arctic sea holes

Every year, NASA takes a trip over the Arctic in order to monitor the ice and put together information on the area where people almost never go.  It’s incredibly important to gather this kind of information because of the fact that no one ever really goes there, so how is anyone to know what’s going on?  NASA has been doing this for over a decade now, and most of the time scientists make observations, but never really make a big deal about what they find.  And why would they?  It’s never anything really that spectacular.  Until now.  Researchers have taken a photo of some features that are causing both interest, and confusion.

Normally, scientists see nothing.  It’s usually just an open expanse of ice and snow, but this time they’ve observed what appears to be large holes in the icy crust.  This, along with the wavy ice patterns, have no easy scientific explanation.  Researchers don’t know what these things are, or how they’re formed because they’ve never really seen anything like it before.  Now, they’re doing their best to figure out why this pattern exists.


As of right now, the researchers have been able to come up with a reasonable theory about the area – which may explain some of the features that were observed.  The researchers believe that the area is covered with relatively new and young ice.  They theorize that because of the age of the ice, it’s probably thin enough that it’s still flexible.  This would account for the wavy pattern on some of the ice, but the holes are a bit harder to explain.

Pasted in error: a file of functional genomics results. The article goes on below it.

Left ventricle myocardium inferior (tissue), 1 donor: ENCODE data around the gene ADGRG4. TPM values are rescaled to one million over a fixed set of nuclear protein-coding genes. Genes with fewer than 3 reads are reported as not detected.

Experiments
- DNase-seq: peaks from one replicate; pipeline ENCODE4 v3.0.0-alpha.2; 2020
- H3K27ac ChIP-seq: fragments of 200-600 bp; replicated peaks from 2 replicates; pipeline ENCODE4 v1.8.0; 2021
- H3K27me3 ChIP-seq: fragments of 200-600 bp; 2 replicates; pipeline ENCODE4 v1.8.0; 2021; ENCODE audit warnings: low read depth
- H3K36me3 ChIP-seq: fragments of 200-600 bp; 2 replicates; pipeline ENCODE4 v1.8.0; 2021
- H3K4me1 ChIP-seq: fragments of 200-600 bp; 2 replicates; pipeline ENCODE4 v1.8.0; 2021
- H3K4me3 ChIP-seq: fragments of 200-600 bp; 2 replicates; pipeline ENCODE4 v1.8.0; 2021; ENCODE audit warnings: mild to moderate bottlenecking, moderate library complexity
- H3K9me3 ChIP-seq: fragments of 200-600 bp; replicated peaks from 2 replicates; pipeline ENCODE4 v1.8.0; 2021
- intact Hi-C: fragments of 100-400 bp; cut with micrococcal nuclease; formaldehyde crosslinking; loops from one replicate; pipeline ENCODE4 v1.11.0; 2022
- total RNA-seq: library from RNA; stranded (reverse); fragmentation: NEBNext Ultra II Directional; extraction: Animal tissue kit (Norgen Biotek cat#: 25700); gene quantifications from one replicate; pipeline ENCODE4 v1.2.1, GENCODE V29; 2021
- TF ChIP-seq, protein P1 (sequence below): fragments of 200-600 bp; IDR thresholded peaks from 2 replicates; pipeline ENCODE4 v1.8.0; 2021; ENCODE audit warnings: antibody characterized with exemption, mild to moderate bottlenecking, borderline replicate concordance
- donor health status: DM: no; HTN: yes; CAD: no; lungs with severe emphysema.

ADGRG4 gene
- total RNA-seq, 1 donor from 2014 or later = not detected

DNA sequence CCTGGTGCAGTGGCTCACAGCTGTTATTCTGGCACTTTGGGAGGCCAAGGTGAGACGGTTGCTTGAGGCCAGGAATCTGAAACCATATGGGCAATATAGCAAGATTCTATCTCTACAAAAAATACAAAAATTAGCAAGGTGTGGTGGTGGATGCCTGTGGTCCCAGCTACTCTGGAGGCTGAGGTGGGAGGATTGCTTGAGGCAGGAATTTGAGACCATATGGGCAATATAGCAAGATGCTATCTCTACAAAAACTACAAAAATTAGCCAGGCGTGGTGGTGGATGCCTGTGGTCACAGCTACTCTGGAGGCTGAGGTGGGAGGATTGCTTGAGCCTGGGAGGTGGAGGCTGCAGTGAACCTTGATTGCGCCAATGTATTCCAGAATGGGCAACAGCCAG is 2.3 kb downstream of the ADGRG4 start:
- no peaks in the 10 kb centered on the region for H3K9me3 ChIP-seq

What else could it be?  I am certainly not a scientist, so I would only be speculating if I were to make a guess.  Some researchers suggest that the holes might be remnants of meteorites, or maybe even dried up salt lakes.  Which are both, relatively harmful explanations.  No one is identifying it as crop circles or some other kind of alien landing.  At least not yet.  Another researcher suggests that these might be seal breathing holes.  Yes, you read that correctly.  A hole for a seal to come to the surface in order to breathe.  Harp and ring seals have been known to make these kinds of holes in thinner Arctic sea ice, and then use those holes repeatedly to come up for air.

Beluga whales

In order for the seal theory to hold up, there needs to be a good explanation for why the sea ice in this particular spot is thin enough for seals to break through.  Seal hole or not, this isn’t a good thing.  These holes could be the result of warmer water coming in from the nearby Mackenzie delta, which is a shallow outpouring of the Mackenzie River from the nearby Canadian coast.  Warmer water from the river flows into the ocean, and because warm water is less dense than cold water, it naturally floats to the surface in plumes.  This could have thinned the ice, thus giving seals the ability to break through.

As of right now, scientists don’t know what is causing this, but when they do, I sure hope it adds to a conspiracy theory.

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